Perspectives from the “other side”

How is it possible that you can’t see my point of view?

It doesn’t matter if you’re in upper management or deep in the trenches, neither side seems to be able to see the perspective of the other. Is the gap between these positions just too great? Is one side or the other incapable? Are we attempting to achieve opposite goals? Or are we speaking different languages?

Sometimes it feels like we just can’t get the other side to understand. But in that sentence is perhaps a key to the problem. “Other side”. When we are on the same team, why do we constantly view our colleagues as on our side or “the other side”. Aren’t we on the same side?

Let’s follow a typical disconnecting point discussion.

Upper management wants to manage the inventory numbers for year end (or month or quarter). So, planners and buyers are told to manually look at our Material Requirements Planning system and determine which parts that right now, if nothing changes, we can push out the purchase orders from December into January. The objective is to make the December 31st number low (inventory) and then who cares what January inventory looks like. Managing to these numbers makes sense to some because their measurement of success is based on low inventory dollars at this particular snapshot in time.

And though this process has worked to reduce that inventory number for the last day of the year, it has never, ever actually improved the important business metric of Return on investment.

Now, those in the trenches are dismayed. Why? Because they have been put into a lose-lose scenario. Because customers are not willing to wait, and because the requirements change with little visibility, pushing to have low levels of inventory will have a negative impact to the company on some parts. The friction shows itself because Planners and Buyers do not have knowledge of which parts will cause them grief due to this variability. So, they are forced to choose. And this conflict (internal to the buyer/planner) causes great stress, because they know that no mater what they choose, they will be wrong. And, they will be blamed for being unable to correctly guess between the impossible choices. They know that what MRP shows as a good decision today, will show as a bad decision tomorrow.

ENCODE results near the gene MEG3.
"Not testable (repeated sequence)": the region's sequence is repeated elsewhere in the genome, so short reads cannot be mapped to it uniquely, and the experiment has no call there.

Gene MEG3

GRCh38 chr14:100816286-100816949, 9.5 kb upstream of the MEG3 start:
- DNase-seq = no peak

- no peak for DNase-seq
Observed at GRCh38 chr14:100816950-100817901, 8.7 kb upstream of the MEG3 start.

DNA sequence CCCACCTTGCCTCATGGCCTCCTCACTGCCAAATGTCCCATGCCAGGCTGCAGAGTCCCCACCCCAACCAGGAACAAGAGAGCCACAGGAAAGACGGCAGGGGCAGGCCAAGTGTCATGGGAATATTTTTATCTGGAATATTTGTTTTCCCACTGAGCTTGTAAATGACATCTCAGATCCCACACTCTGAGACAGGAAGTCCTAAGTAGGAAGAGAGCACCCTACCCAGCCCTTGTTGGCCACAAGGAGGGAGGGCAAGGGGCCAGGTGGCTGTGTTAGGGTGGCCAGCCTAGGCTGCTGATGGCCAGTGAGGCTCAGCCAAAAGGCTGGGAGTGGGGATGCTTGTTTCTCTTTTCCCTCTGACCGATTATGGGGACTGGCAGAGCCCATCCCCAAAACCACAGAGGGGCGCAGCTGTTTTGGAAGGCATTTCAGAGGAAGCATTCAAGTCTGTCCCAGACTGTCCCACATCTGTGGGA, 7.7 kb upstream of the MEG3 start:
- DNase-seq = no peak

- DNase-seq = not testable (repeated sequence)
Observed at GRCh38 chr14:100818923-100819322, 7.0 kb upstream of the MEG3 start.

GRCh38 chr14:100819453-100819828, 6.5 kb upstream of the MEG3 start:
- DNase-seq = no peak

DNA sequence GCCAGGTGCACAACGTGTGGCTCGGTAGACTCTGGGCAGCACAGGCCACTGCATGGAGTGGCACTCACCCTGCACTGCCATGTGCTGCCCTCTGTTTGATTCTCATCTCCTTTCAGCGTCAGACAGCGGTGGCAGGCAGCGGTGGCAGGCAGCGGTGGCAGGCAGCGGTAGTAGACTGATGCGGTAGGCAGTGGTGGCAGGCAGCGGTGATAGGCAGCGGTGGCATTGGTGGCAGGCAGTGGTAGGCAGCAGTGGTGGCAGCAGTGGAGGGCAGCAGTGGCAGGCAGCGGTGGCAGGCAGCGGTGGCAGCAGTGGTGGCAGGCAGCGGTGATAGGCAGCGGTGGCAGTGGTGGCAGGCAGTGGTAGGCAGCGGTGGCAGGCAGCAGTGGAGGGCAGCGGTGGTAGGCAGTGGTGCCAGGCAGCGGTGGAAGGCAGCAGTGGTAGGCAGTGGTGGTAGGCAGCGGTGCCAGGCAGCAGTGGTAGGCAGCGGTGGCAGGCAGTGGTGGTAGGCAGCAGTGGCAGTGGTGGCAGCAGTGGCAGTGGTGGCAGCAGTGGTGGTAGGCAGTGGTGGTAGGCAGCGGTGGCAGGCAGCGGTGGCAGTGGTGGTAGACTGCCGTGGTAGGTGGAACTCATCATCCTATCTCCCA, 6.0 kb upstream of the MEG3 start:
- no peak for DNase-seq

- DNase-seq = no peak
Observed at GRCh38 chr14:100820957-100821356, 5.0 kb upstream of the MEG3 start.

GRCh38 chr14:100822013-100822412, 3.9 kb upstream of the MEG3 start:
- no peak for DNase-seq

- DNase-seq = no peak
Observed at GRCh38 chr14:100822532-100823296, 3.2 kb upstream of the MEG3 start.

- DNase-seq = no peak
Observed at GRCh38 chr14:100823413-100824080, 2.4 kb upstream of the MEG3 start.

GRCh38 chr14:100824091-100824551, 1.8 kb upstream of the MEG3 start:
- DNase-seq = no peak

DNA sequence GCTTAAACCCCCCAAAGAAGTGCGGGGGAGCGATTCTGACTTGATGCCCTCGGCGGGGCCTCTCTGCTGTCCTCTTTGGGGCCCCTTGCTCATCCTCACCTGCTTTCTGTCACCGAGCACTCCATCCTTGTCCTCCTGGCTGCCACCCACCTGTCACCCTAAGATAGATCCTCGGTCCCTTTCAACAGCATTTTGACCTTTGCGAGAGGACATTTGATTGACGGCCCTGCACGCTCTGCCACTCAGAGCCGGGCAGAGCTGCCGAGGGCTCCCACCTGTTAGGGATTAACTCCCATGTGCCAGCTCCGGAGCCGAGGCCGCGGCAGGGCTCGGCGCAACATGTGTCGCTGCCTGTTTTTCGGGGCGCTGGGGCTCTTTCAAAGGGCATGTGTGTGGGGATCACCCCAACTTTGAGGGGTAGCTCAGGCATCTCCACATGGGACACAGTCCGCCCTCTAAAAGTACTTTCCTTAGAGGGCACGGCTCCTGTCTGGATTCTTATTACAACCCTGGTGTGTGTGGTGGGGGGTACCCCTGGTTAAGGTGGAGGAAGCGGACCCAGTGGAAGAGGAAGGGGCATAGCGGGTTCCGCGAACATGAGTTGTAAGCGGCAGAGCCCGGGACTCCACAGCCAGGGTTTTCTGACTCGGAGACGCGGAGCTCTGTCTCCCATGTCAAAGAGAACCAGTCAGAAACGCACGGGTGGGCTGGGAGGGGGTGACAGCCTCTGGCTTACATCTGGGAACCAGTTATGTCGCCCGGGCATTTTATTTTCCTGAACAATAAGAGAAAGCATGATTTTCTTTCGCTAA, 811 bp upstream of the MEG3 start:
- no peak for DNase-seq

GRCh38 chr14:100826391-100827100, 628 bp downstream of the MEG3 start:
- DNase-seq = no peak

Imagine using a GPS while driving. And your GPS is run by your MRP while you are driving a car in a bit of a hurry (you’re late). What would the GPS directions look like? Here’s a sample.

GPS: Continue straight on this road until reaching the interstate. Oh, I see a faster way. You should have turned left about 500 yards ago.

You: Geez, come on. You have to let me know ahead of time.

GPS: The information got to me late. I told you as soon as I processed the new information.

You: Heavy sigh. Okay, I’ll stop and back up.

GPS: No, I see another way. And perhaps that isn’t the fastest route. Turn right this time.

You: Opposite direction from last time?

GPS: Yup, this time I’m sure. Turn right up ahead one block. No, two blocks. I mean, now!

You: You gotta be kidding me.

GPS: I’m sorry, I didn’t understand that.

You: Nothing.

You can imagine the rest. The conversation could have also been the opposite. Where the driver chooses to not follow directions and the GPS gets exasperated.

We should all have the same goal. To improve Return on Investment. Does anyone believe that manipulating the month end numbers to acheive a low inventory number for one day is improving ROI? Of course not. So why do businesses continue to push this practice?

Two possible answers. First, Management and workers do not understand how to behave such that ROI is maximized. Second, they get measured with metrics that do not result in an improvement in ROI.

Improving systemic flow is how we can improve ROI. Think about driving in a residential block. Do you think it’s better to stop at the stop sign and then get up to 90 miles per hour, slamming on the brakes for the next stop sign? Perhaps my journey will be faster, but risk of accidents and wear and tear on the car will increase your costs due to chasing a metric that isn’t helping.

If we align our metrics to Flow and train our people to undertand how to improve flow, then and only then will we achieve success.

Become Demand Driven (

John Melbye, DDPP, DDLP, CSCP

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